The Redskins beat Denver in 2009 at FedExField, the last time these two teams met. Shanahan was in his one-year hiatus planning his return while Josh McDaniels was the Broncos head coach. Shanahan was (146-91, .616) in his 14 years at the helm, with an (8-5) postseason record. His 138 regular season wins are the most in Broncos history. Oddly enough, two of those five postseason losses came at Indianapolis during Manning's early career dominance, and helped formulate Shanahan's thought process of running at "34" defense. If and when Manning has struggled, for the most part it has come against those fronts. If you don't remember, New England, Pittsburgh and San Diego all had playoff success against Manning playing a 3-4 defense.
A win against his former team would be his 170th career regular season victory and his 178th overall win. The Redskins beat Shanahan and Denver at the old Mile High Stadium on November 18th 2001, 17-10.
This is also the return of Keith Burns to Denver where he served as assistant special teams coach until last year, helping a very talented group perenially be at the top of the special teams food chain. Burns also won two Super Bowls with Shanahan as a player and a special teams standout. Kory Lichtensteiger played in Denver in 2008. Tyler Polumbus in 2008-2009 and even Chris Baker was here in 2009.
Linebackers coach Bob Slowik was Shanahan's Defensive Coordinator in 2007-08. Jacob Burney was the Broncos Defensive Line Coach from 2002-2008 and Bobby Turner was here from 1995-2009, before joining Shanahan in Washington as the Assistant Head Coach/Running Backs.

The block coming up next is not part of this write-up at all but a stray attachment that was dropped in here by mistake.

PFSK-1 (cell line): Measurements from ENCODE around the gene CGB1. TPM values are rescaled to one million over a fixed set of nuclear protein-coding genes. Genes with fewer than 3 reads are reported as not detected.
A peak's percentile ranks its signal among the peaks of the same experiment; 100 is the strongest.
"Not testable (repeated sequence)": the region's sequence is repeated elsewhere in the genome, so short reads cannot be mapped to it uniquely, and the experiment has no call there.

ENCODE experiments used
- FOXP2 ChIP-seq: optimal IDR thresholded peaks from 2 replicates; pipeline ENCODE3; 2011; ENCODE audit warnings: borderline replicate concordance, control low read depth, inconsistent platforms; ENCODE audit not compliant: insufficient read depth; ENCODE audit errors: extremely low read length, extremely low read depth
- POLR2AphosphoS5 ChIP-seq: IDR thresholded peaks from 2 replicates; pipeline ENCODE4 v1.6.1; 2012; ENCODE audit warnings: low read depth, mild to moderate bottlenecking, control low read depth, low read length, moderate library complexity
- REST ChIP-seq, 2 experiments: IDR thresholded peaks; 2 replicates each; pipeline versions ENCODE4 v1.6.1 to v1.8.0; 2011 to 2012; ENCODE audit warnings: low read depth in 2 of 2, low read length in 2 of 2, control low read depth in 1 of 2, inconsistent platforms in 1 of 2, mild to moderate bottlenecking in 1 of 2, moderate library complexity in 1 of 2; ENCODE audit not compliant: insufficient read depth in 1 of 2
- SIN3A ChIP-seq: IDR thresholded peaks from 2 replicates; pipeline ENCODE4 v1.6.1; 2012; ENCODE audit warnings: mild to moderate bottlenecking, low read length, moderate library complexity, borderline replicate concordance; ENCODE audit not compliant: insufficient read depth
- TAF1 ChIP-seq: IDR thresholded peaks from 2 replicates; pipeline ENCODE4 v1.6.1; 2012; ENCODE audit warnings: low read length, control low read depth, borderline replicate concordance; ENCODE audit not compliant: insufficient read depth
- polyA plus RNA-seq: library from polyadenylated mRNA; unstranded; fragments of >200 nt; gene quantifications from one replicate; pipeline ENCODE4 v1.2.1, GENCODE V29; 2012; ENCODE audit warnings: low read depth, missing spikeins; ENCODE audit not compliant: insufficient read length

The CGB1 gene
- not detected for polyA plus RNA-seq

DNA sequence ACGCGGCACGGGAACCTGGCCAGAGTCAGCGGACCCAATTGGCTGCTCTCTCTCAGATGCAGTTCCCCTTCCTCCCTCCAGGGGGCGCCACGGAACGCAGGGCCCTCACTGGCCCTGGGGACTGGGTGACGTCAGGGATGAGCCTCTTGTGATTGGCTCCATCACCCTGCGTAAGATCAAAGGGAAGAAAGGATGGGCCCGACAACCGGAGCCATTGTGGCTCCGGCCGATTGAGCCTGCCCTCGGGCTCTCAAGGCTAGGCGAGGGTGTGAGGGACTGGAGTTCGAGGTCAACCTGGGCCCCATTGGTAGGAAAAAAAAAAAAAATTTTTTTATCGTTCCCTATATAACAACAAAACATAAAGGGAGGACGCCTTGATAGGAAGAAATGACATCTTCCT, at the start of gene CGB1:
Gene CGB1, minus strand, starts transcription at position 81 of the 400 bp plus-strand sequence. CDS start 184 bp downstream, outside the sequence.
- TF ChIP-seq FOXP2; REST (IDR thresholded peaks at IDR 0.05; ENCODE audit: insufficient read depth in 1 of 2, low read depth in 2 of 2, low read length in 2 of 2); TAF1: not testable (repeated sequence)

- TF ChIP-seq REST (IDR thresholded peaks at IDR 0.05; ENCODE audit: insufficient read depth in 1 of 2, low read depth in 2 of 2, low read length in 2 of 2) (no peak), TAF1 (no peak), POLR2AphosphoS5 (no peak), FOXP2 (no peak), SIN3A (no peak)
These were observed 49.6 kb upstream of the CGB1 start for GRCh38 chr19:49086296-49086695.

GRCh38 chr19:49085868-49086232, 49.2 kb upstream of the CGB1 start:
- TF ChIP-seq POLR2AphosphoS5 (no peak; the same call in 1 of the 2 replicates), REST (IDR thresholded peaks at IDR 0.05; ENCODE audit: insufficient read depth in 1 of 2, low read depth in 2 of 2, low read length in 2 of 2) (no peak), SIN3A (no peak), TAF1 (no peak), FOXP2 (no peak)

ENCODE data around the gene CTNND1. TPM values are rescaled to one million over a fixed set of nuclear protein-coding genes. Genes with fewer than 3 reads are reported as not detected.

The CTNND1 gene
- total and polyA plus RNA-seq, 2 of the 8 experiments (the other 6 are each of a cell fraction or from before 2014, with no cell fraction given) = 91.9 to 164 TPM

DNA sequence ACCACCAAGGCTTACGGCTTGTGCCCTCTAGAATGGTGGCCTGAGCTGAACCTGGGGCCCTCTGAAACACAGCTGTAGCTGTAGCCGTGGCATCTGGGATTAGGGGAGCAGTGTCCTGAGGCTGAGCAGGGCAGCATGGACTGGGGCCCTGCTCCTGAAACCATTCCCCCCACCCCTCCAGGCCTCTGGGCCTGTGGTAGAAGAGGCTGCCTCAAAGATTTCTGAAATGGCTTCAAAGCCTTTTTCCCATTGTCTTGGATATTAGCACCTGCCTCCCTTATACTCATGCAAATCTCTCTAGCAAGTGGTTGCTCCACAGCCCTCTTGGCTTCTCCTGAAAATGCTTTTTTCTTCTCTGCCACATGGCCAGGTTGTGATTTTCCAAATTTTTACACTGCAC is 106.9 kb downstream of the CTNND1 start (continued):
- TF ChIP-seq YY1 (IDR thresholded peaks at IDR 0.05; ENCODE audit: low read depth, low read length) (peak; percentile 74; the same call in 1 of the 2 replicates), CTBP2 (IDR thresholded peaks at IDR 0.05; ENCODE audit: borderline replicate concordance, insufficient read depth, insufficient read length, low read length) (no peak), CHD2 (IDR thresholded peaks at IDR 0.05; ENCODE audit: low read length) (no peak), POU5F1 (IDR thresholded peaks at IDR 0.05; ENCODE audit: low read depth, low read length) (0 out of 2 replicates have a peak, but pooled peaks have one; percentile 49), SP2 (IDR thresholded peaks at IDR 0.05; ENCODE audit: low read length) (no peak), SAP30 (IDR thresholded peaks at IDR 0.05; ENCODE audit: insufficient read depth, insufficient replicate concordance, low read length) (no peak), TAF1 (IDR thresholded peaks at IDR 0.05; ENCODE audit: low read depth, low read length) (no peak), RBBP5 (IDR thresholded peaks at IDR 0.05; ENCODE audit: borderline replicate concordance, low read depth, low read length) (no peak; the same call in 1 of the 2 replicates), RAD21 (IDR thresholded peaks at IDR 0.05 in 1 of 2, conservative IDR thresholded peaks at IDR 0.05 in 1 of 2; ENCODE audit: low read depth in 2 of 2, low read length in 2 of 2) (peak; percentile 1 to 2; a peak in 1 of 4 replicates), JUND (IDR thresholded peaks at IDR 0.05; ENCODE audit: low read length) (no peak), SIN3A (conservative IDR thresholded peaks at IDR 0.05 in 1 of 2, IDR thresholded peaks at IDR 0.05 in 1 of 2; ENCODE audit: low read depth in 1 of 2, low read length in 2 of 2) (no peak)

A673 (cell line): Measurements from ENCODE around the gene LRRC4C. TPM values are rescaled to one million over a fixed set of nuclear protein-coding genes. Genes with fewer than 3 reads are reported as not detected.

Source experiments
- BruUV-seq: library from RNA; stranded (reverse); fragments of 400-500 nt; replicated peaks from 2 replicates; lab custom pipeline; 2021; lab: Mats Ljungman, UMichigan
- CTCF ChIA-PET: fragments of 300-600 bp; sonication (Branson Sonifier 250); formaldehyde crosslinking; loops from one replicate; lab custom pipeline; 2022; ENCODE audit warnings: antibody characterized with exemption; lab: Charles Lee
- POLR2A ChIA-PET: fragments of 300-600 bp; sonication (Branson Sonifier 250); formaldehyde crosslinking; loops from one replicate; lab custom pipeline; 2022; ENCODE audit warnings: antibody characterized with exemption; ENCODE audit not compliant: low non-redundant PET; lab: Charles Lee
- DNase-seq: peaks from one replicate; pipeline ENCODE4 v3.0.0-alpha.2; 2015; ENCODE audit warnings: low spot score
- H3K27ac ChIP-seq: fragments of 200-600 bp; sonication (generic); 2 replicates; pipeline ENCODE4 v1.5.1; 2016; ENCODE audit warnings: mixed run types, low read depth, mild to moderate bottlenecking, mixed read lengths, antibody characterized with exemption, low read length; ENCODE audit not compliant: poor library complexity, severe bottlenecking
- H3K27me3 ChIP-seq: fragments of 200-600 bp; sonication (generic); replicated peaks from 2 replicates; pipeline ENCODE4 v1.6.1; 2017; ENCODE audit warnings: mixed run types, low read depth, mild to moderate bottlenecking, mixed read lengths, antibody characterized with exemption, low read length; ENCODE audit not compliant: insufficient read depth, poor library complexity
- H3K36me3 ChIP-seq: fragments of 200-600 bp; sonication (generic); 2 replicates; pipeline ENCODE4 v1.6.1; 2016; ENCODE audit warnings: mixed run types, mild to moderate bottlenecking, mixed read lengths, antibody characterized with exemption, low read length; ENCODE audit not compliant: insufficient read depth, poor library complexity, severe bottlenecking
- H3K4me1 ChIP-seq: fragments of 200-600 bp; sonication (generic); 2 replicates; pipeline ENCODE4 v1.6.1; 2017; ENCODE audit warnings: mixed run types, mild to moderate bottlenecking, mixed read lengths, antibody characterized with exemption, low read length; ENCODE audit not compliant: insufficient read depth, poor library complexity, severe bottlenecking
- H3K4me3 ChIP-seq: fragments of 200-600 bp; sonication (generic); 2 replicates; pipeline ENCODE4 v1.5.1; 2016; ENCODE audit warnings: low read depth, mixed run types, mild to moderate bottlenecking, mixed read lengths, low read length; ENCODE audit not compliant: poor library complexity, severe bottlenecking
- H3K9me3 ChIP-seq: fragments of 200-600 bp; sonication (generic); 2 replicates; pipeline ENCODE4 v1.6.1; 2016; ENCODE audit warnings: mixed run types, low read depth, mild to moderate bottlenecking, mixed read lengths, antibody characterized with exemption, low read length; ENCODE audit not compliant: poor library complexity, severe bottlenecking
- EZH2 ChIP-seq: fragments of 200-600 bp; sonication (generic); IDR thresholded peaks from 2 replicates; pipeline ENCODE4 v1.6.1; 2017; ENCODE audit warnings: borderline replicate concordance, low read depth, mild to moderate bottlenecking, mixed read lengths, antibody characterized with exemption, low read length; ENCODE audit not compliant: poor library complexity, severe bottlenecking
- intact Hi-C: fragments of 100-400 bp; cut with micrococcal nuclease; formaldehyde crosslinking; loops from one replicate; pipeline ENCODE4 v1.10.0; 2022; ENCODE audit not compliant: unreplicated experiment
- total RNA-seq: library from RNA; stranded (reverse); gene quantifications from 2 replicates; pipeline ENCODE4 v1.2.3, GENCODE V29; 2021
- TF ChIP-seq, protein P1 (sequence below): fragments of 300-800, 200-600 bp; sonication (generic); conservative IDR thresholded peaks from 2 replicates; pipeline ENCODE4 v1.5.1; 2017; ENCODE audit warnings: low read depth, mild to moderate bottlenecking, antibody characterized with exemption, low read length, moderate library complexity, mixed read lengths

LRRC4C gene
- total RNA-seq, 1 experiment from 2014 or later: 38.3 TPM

II. Peyton Manning and how you attack him.
In the Broncos loss at Indianapolis last Sunday night, the Colts twice stopped the Broncos on 3rd-and-1 for no gain on two run plays. A pretty astonishing feat, considering the Broncose are converting at a 52.8% clip (47-89), which is the best in the NFL. I also saw the Colts playing a lot of two safety looks with man-press and sometimes where they didn't even Jame the Broncos receivers.
Here's the thing. Denver is going to make some big plays in this game. They know it. The Redskins know it. Everybody knows it. Nobody is expecting anything other than the Broncos scoring a minimum of 30 points. Jim Haslett probably knows it. Here's a note directly from ESPN.com NFL Nation Broncos reporter Jeff Legwold on the Broncos offense.
"If the Broncos score 34 points against the Redskins, Denver will have the league record for points scored in a season’s first eight weeks. But on the flip side, the Broncos are currently allowing 28.1 points per game and if that stands it would be the second-highest total by any team to reach the playoffs in league history. The ’07 Patriots currently have the eight-game scoring record at 331 points, just ahead of the 2000 Rams, which scored 330 points through eight games."